One of the most astounding scenes in the movie comes when a seemingly unremarkable, shy nurse enters a courtroom. The impact of this scene is such that when comparing it to the very similar moment in “A Few Good Men” when the great Jack Nicholson (in a monumental role that terrifies everybody in his wake) takes the stand, it overshadows it. This is just one example of how aware Lumet is, in scenes big and small, of how exactly the audience will respond based on how he has set them up, the very essence of movie directing.
I love how the script makes the lies uttered by each character the detonator that sends them to their perdition. The best case in point is the defense lead lawyer Ed Concannon (James Mason), better known as the “Prince of Darkness,” who asks all the wrong questions that make the nurse’s testimony all the more damaging to his side. They are fueled by the lies he’s been fed by the very doctor he is defending. This is a character that shouldn’t even be the movie’s villain. After all, his mistake that cost a young woman and her child of their life was human as could be. Again, his doom came from his decision to lie. The irony here is that the original compensation on the settlement was appropriate for a victim who’ll never get her life back. But here again, it was the archbishop’s decision to hire an attorney determined to win at all costs, regardless of the truth, that will lead to a final verdict that will probably bankrupt an institution that seems to have been founded for the sole purpose of contributing to the common good.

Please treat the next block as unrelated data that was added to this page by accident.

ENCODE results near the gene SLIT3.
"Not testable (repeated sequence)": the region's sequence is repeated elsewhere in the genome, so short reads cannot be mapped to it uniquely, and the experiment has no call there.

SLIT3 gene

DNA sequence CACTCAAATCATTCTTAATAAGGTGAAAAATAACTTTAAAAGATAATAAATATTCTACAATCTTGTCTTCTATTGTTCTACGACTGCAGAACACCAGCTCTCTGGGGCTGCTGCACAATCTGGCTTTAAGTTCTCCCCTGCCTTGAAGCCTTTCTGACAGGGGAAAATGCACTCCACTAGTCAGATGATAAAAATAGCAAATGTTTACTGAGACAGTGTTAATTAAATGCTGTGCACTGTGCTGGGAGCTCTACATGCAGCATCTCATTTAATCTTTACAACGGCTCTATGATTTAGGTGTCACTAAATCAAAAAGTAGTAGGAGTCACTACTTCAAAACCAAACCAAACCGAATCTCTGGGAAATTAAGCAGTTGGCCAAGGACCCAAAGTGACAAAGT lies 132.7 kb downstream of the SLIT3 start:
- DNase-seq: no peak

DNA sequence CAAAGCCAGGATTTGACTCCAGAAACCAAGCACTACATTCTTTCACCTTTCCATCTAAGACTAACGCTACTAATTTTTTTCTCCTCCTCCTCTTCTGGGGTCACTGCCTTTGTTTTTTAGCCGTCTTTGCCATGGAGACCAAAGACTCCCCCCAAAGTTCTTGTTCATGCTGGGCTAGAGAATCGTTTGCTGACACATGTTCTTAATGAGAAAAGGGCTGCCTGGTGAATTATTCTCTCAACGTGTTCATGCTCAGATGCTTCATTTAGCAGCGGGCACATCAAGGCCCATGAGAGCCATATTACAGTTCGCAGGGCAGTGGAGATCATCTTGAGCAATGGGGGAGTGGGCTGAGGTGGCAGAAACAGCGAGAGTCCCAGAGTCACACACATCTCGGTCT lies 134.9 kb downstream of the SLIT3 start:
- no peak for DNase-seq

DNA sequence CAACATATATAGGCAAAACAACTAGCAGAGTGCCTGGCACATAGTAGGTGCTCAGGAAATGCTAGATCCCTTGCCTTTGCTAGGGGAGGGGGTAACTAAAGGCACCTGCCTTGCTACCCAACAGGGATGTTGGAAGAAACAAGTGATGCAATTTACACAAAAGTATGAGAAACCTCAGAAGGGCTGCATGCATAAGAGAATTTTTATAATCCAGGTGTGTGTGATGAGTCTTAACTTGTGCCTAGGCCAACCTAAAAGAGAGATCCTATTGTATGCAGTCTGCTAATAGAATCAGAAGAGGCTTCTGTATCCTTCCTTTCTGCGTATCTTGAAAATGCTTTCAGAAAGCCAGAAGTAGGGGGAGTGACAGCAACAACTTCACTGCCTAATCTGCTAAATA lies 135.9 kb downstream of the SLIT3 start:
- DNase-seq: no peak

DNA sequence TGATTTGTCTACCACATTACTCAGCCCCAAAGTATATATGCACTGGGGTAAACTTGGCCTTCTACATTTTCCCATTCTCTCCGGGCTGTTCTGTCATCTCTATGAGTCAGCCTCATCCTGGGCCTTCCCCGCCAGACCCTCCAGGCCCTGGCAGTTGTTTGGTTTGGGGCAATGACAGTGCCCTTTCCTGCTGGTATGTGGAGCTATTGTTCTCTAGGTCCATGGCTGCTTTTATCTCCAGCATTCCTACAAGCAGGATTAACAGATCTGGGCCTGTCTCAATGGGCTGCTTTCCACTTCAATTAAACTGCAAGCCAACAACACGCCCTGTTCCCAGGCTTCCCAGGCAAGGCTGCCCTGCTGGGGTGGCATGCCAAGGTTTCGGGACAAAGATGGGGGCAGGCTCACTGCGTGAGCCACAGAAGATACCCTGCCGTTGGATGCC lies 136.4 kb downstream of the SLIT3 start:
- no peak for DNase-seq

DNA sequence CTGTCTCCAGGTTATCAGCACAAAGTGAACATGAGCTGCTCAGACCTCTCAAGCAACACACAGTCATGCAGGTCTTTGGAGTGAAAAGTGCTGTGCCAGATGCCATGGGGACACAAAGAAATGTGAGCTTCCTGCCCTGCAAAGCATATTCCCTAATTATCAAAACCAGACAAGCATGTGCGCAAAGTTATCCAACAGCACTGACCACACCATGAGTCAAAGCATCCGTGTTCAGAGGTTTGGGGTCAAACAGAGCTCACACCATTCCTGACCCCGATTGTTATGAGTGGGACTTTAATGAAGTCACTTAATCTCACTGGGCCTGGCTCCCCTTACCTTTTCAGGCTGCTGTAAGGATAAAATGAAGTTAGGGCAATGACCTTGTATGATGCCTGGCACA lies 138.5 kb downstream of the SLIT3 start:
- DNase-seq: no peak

Still, perhaps the term “living in hell” in this movie is best applied to Laura (played by Charlotte Rampling). Her part is all the more devastating because she is desperate to do the right thing again but never manages to gather the courage, even though she stood two feet from a pay phone with the information to win the case for the defendants in plenty of time. This is the best imaginable example of the old saying, “The way to hell is paved with good intentions.”
I love how Lumet handles all of her big revelation scenes. She creates one of the greatest of movie betrayals in just about complete silence, be it when Warden finds the written proof, when he shares it with Frank in a long shot from a distance with plenty of dialogue that we never get to hear (nor we need to) and when Frank faces her in a state of utter wrath. One of the best things about “The Verdict” is how Frank manages to leave his hell with the help of someone so endlessly good like the Jack Warden character, one that is there throughout for him with no other interest but to pull him back (thank God he wasn’t made to be the traitor here, that would just have been too much to deal with). On her part, the feeling conveyed by the movie is that Laura will probably never be able to leave her hell.